How simple, greasy, cheap “latiao” (literally ”spicy strips“) became the people’s snack
It seems that everyone who was a child in China during the 2000s has some memory of latiao. The spicy strips of greasy dough were the perfect cheap snack for students to blow their pocket money on. One could buy a tiny bag for 1 mao or even individual strips for 1 fen a pop after class, wipe the latiao grease off the keyboard between matches of Counter-Strike at the local internet cafe, or stealthily share with a classmate while the teacher’s back was turned.
Watch the video to find out how a local Beijing shop owner makes traditional latiao
Even TWOC’s editors, mostly born in the 1990s, have fond memories of the snack. “It was like currency to us,” says Hayley Zhao, who grew up in 2000s Beijing. “We bought it near the school and then traded it during recess.”
While the shape and taste of the snack vary slightly depending on the manufacturer, latiao of all kinds are united by a mix of recent history, culture, business, and politics that gave its status today as the “people’s snack.”
Latiao is one of China’s most ubiquitous snacks. Since it emerged in the 1990s in the south-central Hunan province, plastic packs of the snack have taken over shelves in supermarkets, mom-and-pop shops, convenience stores, and even street food stalls where they can be added to spice up a meal. “It was sold in small stores right outside the school gate, and there were also vendors selling them from the back of their tricycles,” Zhao remembers.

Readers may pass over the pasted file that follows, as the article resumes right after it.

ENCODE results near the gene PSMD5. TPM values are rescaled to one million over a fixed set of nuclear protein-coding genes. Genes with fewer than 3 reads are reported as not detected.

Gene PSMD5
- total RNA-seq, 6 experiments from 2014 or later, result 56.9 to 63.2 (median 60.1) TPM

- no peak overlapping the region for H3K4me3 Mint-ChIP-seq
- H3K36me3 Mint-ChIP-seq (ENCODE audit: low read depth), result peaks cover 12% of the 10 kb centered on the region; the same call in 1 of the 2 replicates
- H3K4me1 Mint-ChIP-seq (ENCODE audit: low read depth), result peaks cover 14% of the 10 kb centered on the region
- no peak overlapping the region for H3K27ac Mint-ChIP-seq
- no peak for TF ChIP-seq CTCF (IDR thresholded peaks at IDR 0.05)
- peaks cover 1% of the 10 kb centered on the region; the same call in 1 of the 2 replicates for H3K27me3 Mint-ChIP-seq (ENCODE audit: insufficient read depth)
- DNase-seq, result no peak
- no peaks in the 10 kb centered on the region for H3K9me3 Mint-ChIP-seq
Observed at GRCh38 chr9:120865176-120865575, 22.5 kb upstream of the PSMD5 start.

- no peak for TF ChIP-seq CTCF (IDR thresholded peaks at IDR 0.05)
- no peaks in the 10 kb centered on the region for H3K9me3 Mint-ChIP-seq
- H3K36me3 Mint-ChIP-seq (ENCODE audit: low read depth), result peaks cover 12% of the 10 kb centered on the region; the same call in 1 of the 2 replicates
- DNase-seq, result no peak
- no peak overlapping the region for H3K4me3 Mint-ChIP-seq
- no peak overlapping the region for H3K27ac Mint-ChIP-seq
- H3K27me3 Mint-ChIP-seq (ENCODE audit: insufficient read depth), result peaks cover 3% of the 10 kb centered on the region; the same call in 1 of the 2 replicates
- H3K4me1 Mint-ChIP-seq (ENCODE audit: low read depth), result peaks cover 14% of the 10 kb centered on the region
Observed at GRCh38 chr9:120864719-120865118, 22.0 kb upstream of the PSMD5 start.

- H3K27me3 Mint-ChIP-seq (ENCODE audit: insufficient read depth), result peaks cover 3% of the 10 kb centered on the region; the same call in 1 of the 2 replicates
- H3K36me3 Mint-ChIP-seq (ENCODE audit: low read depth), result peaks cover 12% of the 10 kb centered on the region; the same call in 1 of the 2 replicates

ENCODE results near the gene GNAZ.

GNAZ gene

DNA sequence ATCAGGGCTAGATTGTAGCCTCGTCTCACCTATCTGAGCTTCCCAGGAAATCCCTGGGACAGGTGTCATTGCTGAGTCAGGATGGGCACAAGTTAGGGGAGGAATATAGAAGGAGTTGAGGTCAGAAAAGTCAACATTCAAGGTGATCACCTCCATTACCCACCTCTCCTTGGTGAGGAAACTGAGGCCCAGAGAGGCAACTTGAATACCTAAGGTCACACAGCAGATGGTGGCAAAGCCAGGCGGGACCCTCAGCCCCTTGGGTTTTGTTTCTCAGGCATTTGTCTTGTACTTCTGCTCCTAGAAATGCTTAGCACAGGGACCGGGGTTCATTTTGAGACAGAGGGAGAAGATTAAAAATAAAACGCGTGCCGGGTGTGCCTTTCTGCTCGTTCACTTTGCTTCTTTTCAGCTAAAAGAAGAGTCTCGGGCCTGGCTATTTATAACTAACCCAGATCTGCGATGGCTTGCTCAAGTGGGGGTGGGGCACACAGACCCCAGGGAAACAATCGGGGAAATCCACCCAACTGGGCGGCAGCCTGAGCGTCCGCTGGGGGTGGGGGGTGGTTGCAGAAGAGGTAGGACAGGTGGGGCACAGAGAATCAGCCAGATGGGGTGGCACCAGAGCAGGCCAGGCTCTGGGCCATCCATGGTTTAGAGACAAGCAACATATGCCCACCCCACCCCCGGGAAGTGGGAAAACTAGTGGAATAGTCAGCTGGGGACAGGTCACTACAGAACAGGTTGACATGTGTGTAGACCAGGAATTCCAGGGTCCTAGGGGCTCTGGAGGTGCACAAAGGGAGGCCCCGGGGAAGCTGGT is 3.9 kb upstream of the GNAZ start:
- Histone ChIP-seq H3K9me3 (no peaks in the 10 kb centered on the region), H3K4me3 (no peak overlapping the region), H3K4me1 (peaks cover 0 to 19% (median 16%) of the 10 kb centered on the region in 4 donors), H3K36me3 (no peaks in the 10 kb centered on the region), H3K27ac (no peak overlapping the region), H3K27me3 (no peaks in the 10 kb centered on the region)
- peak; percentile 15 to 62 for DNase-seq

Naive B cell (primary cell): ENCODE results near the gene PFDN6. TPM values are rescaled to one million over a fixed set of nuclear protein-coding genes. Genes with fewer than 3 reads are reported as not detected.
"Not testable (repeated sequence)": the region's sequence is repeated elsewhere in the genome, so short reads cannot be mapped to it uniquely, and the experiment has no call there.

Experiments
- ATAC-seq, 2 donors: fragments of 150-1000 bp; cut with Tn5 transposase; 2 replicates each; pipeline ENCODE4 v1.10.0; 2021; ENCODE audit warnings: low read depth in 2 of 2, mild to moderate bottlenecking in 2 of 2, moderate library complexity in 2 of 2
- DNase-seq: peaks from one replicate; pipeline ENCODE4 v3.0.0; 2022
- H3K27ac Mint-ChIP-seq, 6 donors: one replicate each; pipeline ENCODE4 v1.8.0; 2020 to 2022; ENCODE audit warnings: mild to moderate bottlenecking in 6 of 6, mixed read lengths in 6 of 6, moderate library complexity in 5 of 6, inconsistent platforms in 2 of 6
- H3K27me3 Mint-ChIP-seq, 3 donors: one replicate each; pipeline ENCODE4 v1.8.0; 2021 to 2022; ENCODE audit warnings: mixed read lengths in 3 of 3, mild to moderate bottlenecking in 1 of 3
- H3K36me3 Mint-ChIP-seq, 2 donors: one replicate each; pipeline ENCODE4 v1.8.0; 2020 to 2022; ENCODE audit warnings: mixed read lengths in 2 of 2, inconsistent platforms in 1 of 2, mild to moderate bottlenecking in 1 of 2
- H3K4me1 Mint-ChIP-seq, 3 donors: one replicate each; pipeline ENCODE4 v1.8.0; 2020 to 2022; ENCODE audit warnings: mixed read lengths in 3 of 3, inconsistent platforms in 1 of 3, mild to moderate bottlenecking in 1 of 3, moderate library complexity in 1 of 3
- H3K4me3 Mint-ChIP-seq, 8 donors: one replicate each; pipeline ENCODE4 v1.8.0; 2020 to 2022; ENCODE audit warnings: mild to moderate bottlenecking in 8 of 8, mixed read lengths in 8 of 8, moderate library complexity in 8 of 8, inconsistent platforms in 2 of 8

Some sellers still make it fresh to order, earning a modest living by selling fresh bowls of latiao to passersby for a few yuan each. Meanwhile, the biggest brands of the packaged latiao are now multi-billion yuan companies listed on the Hong Kong stock exchange.
Last year, consumers bought over 100,000 tons of packaged latiao, contributing to a total production value of 60 billion yuan. Even during the pandemic, when other industries were reeling, the latiao business kept growing—probably due to a combination of low cost, widespread availability, and clever marketing by industry leaders like Weilong, which is known for simple but effective slogans like “Eat a pack of spicy strips to calm down!”
But the numbers today mask the inauspicious origins of this snack 20 years ago. In the summer of 1998, torrential rains in central China caused the heaviest flooding along the Yangtze River basin in half a century. Over 200 million people were affected, with an area twice the size of the Netherlands submerged and 15 million farmers losing their crops.
Hunan was one of the hardest-hit provinces. Amid nationwide food shortages and the rocketing price of soybeans, three business-savvy locals in the small town of Pingjiang sought a solution to the local food industry’s reliance on soybean flour. They substituted it with the more readily available wheat flour, which became the basis for latiao. An additional epiphany came when they visited a rice noodle factory in the city of Changde, saw machines squeezing out long strings (tiao) of noodles, and concluded it could be used on wheat dough. Once the wheat dough strips were processed, they added spicy (la) seasoning, and latiao (literally “spicy strips”) was born.
Pingjiang has since become home to 126 latiao businesses that employ a whopping 70,000 people involved in a local industry worth 20 billion yuan. But latiao manufacturing spread from Hunan, most notably to central China’s Henan province where businessman Liu Weiping founded Weilong Delicious—one of the oldest and largest latiao manufacturers, now a household name in China. Liu adapted the taste to be sweeter for Northeners unused to spicy food. Weilong became the first latiao company listed on the Hong Kong stock exchange in late 2022, after their revenue had grown steadily from 3.4 billion yuan in 2019 to 4.8 billion yuan in 2021 at the height of the pandemic.